3. Salazar LF, Vivolo-Kantor A, Hardin J, Berkowitz A. A web-based sexual violence bystander intervention for male college students: randomized controlled trial. Journal of Medical Internet Research. 2014; 16(9): e203.
  4. DeGue S. Evidence-based strategies for the primary prevention of sexual violence perpetration. In Preventing sexual violence on college campuses: lessons from research and practice. 2014; Available from
  5. Coker AL, Bush HM, Fisher BS, Swan SC, Williams CM, Clear ER, DeGue S. Multi-college bystander intervention evaluation for violence prevention. American Journal of Preventive Medicine. 2015. Advance online publication. Available from
  6. Coker AL, Fisher BS, Bush HM, Swan SC, Williams CM, Clear ER, DeGue S. Evaluation of the Green Dot bystander intervention to reduce interpersonal violence among college students across three campuses. Violence Against Women. 2014; 21(12):1507-27.
  7. Coker AL, Bush HM, Cook-Craig PG, DeGue SA, Clear ER, Brancato, CJ, et al. RCT Testing Bystander Effectiveness to Reduce Violence. Am J Prev Med. 2017.
  8. Espelage DL, Low S, Polanin JR, Brown EC. Clinical trial of Second Step© middle-school program: Impact on aggression & victimization. Journal of Applied Developmental Psychology. 2015; 37: 52-63.
  9. Miller E, Tancredi DJ, McCauley HL, Decker MR, Virata MCD, Anderson HA, O’Connor B, Silverman JG. One-year follow-up of a coach-delivered dating violence prevention program: a cluster randomized controlled trial. Am J Prev Med. 2013; 45(1): 108–112.
  10. Banyard VL, Moynihan MM, Plante EG. Sexual violence prevention through bystander education: an experimental evaluation. J Community Psychol. 2007; 35(4); 463–481.

CDC Resources

Other Resources

  • Bachar K, Koss MP. From prevalence to prevention: Closing the gap between what we know about rape and what we do. Sourcebook on Violence Against Women. Renzetti C, Edleson J, Bergen RK, editors, Thousand Oaks, CA: Sage; 2001.
  • Basile KC. A comprehensive approach to sexual violence prevention. New Eng J Med. 2015; 372(24):2350-2352.
  • Basile K. Implications of public health policy on sexual violence. Ann N Y Acad Sci. 2003; 989:446–463.
  • Casey EA, Lindhorst TP. Toward a multi-level, ecological approach to the primary prevention of sexual assault: prevention in peer and community contexts. Trauma Violence Abuse. 2009; 10: 91–114.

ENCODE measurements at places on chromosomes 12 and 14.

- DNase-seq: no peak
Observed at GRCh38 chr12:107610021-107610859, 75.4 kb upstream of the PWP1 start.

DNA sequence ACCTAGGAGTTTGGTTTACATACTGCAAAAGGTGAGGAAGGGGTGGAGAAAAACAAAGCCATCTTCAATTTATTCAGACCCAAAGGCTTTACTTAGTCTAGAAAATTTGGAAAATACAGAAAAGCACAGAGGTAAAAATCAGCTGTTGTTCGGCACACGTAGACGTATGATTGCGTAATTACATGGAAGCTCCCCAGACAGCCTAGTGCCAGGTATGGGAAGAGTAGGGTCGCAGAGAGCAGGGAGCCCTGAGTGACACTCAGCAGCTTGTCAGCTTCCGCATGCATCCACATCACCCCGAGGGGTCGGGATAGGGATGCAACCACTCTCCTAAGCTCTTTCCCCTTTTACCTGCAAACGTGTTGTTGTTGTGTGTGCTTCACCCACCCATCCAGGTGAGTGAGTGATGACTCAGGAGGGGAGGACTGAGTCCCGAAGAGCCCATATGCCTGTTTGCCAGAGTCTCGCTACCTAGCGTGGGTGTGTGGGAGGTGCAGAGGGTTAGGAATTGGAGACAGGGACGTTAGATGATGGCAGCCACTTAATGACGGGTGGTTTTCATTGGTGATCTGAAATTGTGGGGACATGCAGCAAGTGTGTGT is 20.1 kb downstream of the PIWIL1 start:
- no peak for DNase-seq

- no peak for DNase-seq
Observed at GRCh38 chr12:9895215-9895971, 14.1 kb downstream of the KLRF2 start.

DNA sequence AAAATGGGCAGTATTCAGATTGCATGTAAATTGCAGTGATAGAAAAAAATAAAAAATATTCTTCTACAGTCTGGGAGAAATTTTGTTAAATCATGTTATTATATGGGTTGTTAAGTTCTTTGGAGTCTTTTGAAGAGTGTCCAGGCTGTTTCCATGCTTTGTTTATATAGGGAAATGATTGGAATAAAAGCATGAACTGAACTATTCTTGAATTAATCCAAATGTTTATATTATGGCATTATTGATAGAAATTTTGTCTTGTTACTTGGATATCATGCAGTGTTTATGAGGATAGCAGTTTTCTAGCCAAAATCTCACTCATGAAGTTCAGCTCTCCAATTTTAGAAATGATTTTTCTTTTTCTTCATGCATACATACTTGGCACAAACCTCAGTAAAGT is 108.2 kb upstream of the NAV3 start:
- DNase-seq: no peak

• Centers for Disease Control and Prevention. Preventing sexual violence on college campuses: Lessons from research and practice. 2014. Available from
  • DeGue S, Holt MK, Massetti GM, Matjasko JL, Tharp AT, Valle LA. Looking ahead toward community-level strategies to prevent sexual violence. J Womens Health. 2012; 21(1): 1-3.
  • DeGue S, Simon TR, Basile KC, Yee SL, Lang K, Spivak H. Moving forward by looking back: reflecting on a decade of CDC’s work in sexual violence prevention, 2000-2010. J Womens Health. 2012; 21.
  • DeGue S, Valle LA, Holt MK, Massetti GM, Matjasko L, Tharp AT. A systematic review of primary prevention strategies for sexual violence perpetration. Aggress Violent Behav. 2014; 19(4): 346-362.
  • Foshee V, Bauman KE, Ennett ST, Benefield T, Suchindran C, Linder GF. Assessing the long-term effects of the safe dates program and a booster in preventing and reducing adolescent dating violence victimization and perpetration. Am J Public Health. 2004;94: 619-624.
  • Lee D, Guy L, Perry B, Sniffen CK, Mixson SA. Sexual violence prevention. The Prevention Researcher. 2007;14(2):15–20.
  • Lonsway KA, Banyard VL, Berkowitz AD, Gidycz CA, Katz JT, Koss MP, Schewe PA, Ullman SE. Rape prevention and risk reduction: review of the research literature for practitioners. January 2009 newsletter.
  • McMahon P. The public health approach to the prevention of sexual violence. Sexual abuse: a journal of research and treatment. 2000; 12:27–36.
  • Miller E, Tancredi DJ, McCauley HL, Decker MR, Virata MC, Anderson HA, Silverman JG. Coaching boys into men: a cluster-randomized controlled trial of a dating violence prevention program. J of Adolesc Health  2012;51(5), 431-438. doi:10.1016/j.jadohealth.2012.01.018
  • Morrison S, Hardison J, Mathew A, O’Neil J. An evidence-based review of sexual assault preventive intervention programs. Department of Justice. 2004.
  • National Sexual Violence Resource Center. Key Findings From “A Systematic review of primary prevention strategies for sexual violence perpetration” written by Sarah DeGue, et al. 2014. Available from
  • Schewe PA. Interventions to prevent sexual violence. In: Doll L, Bonzo S, Sleet D, Mercy J, Hass E, editors. Handbook of Injury and Violence Prevention. New York, NY: Springer; 2007: 183–201.
  • Wathen CN, MacMillan HL. Interventions for violence against women: scientific review. J Am Med Assoc. 2003; 289: 589–600.